AOC hails winning bid for the Women's Football World Cup
The Australian Olympic Committee (AOC) has congratulated Football Federation Australia (FFA) on its winning bid with Football New Zealand to host the FIFA Women’s World Cup in Australia and New Zealand in 2023.
AOC President John Coates says the decision by FIFA overnight has demonstrated Australia’s capacity to mount a compelling case for major global sporting showcases.
“This decision will deliver what could be a golden decade for Australian sport. It will be a magnificent boost for women’s football in Australia and I have no doubt that as hosts, Australia and our New Zealand cousins will deliver an outstanding tournament.”
“It’s wonderful news for our Matildas who enjoy such enormous support from the Australian community and who inspire young women to get active and get involved in sport.
“Looking further ahead, I can see a ten-year runway taking us from 2023 with the Women’s Football World Cup, a year earlier the FIBA Women’s Basketball World Cup in 2022, potentially the Rugby World Cup for men in 2027 and ultimately the jewel in the crown with the Olympic Games in Brisbane in 2032. The benefits will continue beyond.
“There’s no question the world looks at Australia as a sports-loving country, capable of delivering the biggest events to the highest standard. We are viewed as a very safe pair of hands and of course, we are a wonderful destination for sports fans from around the world.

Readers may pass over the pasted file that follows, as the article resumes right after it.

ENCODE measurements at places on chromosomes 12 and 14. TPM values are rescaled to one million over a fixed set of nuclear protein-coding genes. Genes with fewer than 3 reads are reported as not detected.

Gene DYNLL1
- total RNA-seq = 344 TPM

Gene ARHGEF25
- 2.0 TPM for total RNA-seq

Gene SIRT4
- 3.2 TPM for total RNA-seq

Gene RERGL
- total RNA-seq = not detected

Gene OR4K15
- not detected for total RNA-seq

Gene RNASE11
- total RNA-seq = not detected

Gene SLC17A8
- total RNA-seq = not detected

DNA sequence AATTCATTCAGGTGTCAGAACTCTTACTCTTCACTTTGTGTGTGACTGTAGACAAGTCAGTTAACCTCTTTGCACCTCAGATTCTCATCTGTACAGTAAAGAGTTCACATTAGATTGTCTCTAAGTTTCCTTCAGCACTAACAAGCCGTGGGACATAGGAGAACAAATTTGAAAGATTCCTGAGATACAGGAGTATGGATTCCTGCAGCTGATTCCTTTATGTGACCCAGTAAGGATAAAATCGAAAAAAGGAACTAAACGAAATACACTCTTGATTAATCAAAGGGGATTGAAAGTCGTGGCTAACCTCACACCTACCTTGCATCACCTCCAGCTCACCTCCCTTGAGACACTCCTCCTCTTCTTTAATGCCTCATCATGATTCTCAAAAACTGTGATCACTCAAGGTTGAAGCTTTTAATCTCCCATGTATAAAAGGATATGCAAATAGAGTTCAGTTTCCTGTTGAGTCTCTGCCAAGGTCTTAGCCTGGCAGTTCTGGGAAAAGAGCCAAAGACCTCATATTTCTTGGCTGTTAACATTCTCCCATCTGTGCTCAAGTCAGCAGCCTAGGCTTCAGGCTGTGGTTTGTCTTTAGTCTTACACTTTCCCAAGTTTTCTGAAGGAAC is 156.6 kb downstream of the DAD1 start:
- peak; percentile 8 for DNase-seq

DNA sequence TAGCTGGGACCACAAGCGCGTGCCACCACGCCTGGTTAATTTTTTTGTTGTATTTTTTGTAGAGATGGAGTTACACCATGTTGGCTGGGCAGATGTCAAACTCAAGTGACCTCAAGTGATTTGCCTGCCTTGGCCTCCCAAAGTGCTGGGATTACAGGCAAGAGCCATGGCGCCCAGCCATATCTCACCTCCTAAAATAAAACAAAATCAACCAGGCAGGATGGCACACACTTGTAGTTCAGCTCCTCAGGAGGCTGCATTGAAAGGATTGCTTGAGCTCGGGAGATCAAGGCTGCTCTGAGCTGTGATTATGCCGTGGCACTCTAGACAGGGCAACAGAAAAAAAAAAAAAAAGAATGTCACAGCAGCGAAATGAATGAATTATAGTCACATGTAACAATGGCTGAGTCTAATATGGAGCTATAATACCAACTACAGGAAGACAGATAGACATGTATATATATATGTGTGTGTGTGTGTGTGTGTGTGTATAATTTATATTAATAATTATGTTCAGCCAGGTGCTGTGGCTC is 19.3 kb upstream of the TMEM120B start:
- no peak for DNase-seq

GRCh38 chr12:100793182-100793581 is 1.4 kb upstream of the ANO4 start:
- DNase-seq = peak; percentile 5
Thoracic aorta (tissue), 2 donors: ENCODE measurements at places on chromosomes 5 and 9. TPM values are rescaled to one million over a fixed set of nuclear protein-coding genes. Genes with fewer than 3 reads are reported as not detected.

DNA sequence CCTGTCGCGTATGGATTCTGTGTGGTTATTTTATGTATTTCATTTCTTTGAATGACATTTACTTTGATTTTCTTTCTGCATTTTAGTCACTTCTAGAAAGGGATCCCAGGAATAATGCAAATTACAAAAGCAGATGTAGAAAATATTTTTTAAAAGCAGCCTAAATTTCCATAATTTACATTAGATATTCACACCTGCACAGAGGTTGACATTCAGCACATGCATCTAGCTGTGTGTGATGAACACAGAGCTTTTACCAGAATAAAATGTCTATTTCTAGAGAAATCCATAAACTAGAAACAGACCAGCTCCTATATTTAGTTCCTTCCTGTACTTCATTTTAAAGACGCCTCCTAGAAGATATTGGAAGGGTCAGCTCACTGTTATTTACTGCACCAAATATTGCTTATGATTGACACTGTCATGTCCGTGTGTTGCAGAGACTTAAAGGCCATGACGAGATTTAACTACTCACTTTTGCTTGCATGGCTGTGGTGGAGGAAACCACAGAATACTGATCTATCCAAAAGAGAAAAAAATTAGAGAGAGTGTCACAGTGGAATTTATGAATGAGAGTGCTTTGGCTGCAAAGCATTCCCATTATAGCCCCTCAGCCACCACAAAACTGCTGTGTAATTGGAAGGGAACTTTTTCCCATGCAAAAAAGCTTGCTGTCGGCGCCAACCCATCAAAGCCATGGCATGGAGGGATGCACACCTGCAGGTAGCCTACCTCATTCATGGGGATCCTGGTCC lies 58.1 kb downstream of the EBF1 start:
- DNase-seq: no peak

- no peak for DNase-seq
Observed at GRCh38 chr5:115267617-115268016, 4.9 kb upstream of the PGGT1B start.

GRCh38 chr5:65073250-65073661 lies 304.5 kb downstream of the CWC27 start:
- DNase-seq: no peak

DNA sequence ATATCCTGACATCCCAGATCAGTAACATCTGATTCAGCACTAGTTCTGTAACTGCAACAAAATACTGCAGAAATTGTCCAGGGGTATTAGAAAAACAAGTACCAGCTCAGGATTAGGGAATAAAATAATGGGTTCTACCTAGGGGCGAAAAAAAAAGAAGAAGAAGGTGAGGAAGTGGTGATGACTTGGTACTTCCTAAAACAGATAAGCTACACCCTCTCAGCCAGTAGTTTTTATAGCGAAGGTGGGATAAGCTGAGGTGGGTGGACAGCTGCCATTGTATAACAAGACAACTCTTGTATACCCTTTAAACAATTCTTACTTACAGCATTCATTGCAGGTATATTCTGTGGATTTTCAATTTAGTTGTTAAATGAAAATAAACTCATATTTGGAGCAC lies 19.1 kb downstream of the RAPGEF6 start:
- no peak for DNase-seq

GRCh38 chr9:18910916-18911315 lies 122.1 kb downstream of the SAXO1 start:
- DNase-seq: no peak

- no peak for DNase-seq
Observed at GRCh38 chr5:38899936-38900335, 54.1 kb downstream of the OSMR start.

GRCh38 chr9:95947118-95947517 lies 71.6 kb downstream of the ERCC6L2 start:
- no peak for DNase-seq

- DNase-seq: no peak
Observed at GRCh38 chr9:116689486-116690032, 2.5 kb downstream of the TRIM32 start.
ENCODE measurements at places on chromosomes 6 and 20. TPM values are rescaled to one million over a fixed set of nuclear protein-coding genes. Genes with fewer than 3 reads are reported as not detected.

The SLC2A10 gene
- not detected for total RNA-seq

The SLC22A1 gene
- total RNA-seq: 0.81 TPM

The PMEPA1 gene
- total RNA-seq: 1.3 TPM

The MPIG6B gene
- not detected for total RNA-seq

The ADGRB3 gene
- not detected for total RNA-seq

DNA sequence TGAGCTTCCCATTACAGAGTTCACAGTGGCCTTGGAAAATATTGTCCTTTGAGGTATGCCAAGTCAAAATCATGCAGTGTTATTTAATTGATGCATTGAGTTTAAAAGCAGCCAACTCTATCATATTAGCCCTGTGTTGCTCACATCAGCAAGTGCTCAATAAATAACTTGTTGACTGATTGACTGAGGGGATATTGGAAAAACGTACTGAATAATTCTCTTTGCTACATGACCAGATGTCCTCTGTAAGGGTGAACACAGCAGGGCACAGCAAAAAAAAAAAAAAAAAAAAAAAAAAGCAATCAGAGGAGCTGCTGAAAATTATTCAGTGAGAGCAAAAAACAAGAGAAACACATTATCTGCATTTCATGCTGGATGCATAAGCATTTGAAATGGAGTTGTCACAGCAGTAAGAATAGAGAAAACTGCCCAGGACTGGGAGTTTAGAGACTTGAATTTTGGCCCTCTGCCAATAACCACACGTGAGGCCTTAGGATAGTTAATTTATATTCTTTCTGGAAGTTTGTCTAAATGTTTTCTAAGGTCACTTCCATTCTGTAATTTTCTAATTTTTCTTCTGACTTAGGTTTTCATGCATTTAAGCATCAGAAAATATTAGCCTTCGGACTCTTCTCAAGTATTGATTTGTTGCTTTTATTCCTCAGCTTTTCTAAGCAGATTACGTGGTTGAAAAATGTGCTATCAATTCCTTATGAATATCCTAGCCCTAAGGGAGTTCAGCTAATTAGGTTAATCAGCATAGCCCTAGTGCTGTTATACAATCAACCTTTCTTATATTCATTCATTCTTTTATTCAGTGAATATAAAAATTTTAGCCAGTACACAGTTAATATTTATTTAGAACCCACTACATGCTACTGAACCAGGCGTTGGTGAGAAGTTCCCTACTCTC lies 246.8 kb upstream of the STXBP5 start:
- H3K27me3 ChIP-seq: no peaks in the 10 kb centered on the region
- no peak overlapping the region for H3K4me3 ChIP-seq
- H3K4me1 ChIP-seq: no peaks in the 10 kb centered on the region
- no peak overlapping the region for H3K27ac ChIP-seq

“The potential for this golden decade is extraordinary. We have the ability to supercharge sport, unite Australians and deliver a boost to the Australian economy with jobs and tourism. This decade can deliver a lasting legacy for sport, the economy and the community.
“Given the challenges we have all faced, and that Australia has managed so well, the prospect of the world looking to Australia to provide the way forward through sport is genuinely exciting.
“Australia has demonstrated time and again our capacity to host these global events. The ‘best ever’ Sydney 2000 Olympics, a record-breaking Rugby World Cup in 2003 and more recently the Commonwealth Games on the Gold Coast in 2018.
“From an Olympic perspective, we are in a conversation with the IOC’s Future Host Commission with the support of all three levels of government.
Discussions are paused as the world deals with the pandemic but at an appropriate point, we will reconvene and put forward are credentials to deliver an Olympic Games in Queensland that meets the IOC’s goal of an affordable Games that will be cost neutral from an operational perspective.
“For now though, let’s celebrate a magnificent effort by the FFA and Football New Zealand to bring this wonderful tournament here and for Australian sport to enjoy the benefits that flow from.